United States District Court, W.D. Louisiana, Shreveport Division
HORNSBY MAGISTRATE JUDGE
ELIZABETH E. FOOTE, UNITED STATES DISTRICT JUDGE.
Plaintiffs, John and Darlene Couch, have filed suit against
the Defendants, Delight Fabrication ("Delight") and
Mesa Underwriters Specialty Insurance Co. ("Mesa"),
for damages arising out of an incident at John Couch's
place of employment, House of Raeford Farms ("House of
Raeford"). Plaintiffs and Defendants have filed
cross-motions for summary judgment. [Record Documents 44, 46,
48, 50, 54, and 56]. The Defendants submit that Plaintiffs
cannot meet the elements of their Louisiana Civil Code
article 2315 negligence claim, thus entitling Defendants to
summary judgment in their favor. Plaintiffs, on the other
hand, contend that there are no genuine disputes of material
fact which would bar the Court from entering judgment in
their favor on the question of liability. The Court disagrees
with the parties and finds that there are genuine disputes of
material fact which preclude the grant of summary judgment to
either party. Accordingly, Plaintiffs' and
Defendants' motions for summary judgment shall be DENIED.
Couch worked for House of Raeford, which is a chicken plant
located in Arcadia, Louisiana, In 2014, House of Raeford
contracted with Defendant Delight to remove its existing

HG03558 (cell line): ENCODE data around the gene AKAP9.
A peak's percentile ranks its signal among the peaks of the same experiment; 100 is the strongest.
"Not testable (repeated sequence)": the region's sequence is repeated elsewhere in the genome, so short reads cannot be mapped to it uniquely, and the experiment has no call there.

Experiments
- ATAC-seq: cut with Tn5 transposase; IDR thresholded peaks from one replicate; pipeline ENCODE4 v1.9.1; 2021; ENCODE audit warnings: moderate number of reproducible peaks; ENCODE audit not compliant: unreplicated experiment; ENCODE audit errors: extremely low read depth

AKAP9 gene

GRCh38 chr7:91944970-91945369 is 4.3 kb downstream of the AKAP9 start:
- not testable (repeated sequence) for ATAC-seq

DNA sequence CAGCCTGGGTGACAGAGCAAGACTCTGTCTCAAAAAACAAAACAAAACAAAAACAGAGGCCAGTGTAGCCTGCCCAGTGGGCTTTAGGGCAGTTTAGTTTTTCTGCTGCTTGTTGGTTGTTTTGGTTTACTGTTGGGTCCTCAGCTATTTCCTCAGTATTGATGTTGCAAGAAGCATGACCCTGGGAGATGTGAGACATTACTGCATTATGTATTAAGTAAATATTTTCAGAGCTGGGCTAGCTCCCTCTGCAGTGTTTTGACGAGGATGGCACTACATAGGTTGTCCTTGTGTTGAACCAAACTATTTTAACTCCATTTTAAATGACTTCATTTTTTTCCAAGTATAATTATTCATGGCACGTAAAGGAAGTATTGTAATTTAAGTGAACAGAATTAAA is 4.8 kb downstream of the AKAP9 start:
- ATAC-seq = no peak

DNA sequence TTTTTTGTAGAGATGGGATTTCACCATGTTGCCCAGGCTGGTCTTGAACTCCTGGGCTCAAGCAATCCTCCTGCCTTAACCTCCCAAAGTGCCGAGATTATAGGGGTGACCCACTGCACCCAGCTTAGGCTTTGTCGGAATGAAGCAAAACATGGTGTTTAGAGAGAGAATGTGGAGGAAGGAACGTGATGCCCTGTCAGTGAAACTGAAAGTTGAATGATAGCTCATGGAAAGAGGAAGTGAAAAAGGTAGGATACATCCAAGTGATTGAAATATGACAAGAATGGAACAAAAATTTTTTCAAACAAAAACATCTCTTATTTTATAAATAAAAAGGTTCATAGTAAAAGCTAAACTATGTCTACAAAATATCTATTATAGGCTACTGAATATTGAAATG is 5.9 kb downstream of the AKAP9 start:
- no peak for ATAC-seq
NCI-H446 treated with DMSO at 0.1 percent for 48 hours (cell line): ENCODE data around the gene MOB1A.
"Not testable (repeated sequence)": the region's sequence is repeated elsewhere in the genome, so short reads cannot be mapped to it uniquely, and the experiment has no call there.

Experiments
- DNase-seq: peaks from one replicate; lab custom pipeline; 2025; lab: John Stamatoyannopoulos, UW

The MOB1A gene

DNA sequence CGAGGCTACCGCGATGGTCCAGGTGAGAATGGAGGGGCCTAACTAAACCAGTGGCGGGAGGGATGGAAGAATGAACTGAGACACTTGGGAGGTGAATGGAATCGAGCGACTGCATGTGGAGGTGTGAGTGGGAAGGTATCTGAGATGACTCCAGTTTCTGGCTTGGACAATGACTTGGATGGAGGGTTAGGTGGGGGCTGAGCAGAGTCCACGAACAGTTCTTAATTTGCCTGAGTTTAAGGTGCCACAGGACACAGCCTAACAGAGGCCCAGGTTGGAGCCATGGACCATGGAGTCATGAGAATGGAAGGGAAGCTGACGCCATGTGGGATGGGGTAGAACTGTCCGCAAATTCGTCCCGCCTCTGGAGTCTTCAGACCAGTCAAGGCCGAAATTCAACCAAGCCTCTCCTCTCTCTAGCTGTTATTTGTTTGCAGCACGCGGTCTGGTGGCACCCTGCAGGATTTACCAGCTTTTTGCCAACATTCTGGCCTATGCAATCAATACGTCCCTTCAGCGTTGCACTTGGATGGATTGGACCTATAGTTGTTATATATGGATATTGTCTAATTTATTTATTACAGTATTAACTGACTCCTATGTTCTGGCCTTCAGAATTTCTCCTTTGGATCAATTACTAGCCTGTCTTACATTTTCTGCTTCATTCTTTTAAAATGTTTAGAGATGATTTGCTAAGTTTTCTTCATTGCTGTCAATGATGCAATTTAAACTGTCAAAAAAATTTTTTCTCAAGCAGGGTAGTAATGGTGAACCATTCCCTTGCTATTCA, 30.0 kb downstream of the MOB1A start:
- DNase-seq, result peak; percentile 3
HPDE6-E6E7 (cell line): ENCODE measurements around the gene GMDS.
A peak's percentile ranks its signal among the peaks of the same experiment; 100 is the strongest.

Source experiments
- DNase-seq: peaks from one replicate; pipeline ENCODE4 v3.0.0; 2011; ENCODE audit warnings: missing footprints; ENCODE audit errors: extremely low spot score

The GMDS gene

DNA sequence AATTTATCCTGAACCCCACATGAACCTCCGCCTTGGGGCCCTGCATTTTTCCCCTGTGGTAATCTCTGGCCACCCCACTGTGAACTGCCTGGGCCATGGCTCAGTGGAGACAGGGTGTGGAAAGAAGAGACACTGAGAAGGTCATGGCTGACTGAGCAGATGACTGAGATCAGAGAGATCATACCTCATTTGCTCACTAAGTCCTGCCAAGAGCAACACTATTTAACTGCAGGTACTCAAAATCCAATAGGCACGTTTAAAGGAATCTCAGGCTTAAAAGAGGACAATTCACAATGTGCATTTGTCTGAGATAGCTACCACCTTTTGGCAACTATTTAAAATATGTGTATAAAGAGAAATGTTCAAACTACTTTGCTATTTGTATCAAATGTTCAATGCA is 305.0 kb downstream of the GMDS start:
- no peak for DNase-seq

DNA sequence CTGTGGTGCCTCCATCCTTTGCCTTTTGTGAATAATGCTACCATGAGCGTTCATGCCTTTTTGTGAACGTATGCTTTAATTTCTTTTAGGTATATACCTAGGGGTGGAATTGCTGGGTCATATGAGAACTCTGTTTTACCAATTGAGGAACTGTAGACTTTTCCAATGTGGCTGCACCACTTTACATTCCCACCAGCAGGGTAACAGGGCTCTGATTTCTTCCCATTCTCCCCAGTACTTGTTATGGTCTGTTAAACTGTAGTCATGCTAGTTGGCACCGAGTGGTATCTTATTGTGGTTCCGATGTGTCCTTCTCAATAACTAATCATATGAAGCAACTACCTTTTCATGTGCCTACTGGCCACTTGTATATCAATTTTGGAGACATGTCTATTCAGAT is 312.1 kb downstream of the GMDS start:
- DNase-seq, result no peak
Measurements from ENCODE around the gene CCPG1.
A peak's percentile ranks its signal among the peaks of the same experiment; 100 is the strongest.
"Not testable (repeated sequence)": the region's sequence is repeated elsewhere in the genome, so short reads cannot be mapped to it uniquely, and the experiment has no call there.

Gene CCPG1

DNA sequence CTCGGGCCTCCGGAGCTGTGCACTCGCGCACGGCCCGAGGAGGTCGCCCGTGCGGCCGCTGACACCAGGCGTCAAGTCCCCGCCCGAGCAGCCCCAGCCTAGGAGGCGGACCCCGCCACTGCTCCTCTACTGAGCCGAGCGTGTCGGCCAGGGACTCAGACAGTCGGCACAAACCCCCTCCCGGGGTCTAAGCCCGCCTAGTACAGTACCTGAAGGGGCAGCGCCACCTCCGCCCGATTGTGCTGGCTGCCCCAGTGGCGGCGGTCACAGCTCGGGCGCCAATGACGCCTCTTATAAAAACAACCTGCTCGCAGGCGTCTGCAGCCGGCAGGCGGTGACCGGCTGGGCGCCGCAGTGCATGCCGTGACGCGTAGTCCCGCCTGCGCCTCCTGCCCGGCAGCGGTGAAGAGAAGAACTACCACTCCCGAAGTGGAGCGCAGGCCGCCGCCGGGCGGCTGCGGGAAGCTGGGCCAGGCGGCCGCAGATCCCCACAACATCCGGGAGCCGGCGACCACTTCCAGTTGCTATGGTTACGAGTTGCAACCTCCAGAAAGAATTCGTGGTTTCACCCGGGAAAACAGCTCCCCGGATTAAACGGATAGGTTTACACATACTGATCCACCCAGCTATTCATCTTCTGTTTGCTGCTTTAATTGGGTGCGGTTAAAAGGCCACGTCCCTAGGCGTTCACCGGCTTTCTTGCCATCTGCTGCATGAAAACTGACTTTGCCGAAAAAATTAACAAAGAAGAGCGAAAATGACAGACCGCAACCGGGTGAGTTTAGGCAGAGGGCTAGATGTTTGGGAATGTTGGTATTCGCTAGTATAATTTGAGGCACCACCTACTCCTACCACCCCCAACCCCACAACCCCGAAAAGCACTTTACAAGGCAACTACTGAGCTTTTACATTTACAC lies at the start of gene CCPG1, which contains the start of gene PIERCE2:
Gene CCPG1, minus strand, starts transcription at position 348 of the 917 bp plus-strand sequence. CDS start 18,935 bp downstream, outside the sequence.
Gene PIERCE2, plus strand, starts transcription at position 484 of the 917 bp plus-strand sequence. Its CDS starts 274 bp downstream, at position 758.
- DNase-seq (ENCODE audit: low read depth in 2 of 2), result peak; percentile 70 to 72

auger-style ice conveyor and replace it with a belt-type
conveyer in the "icehouse, " which is a room
located on the second floor of the plant. As part of the
work, Delight was to fabricate and install a chute and drip
pan for the conveyer and reconfigure portions of a steel
grate floor adjacent to the conveyer. In September 2014,
Delight performed this work over the course of 18 hours.
issue germane to the instant suit is the work Delight
performed on the platform grating. Part of the work to be
performed called for Delight to "cut and replace
grating." Record Document 44-2, p. 5, ll.18-21. House of
Raeford required that the platform grating be removable so
that it could be taken up, cleaned, and sanitized in
compliance with USDA regulations. Delight's owner, Rex
Watts ("Watts"), submits that Delight installed
tack welds on each end of the grating to hold it in place.
Watts described a tack weld as "a tack enough to hold it
in place. [The tack is welded] to the channel under the
grating.... We put another beam across there where it had two
points to hold it up. And then we tack welded that grating to
the channels underneath the grating to hold it in
place." Id. at p. 6, ll.19-24; p. 7, ll.1-5.
However, due to House of Raeford's requirement that the
grates be removable, Watts testified that the grating would
have to be cut loose and re-welded for each cleaning.
Id. at p.7, ll. 21-23.
the completion of the work in September 2014 and Couch's
accident in December 2015, there were no incidents or issues
with the grating. Employees routinely walked on it and
shoveled ice without any problems or concerns. However, on
December 27, 2015, one of the grating panels collapsed when
Couch was standing on it shoveling ice. Couch fell through
the platform to the floor below, sustaining injuries in the
contend that Delight's "negligence, gross
negligence, and professional negligence [including] lack of
planning, insight, and knowledge" caused Couch's
accident and resulting injuries. Record Document 46-1, p. 6.
In essence, Plaintiffs assert that Delight failed to design,
construct, and install a proper system that would allow the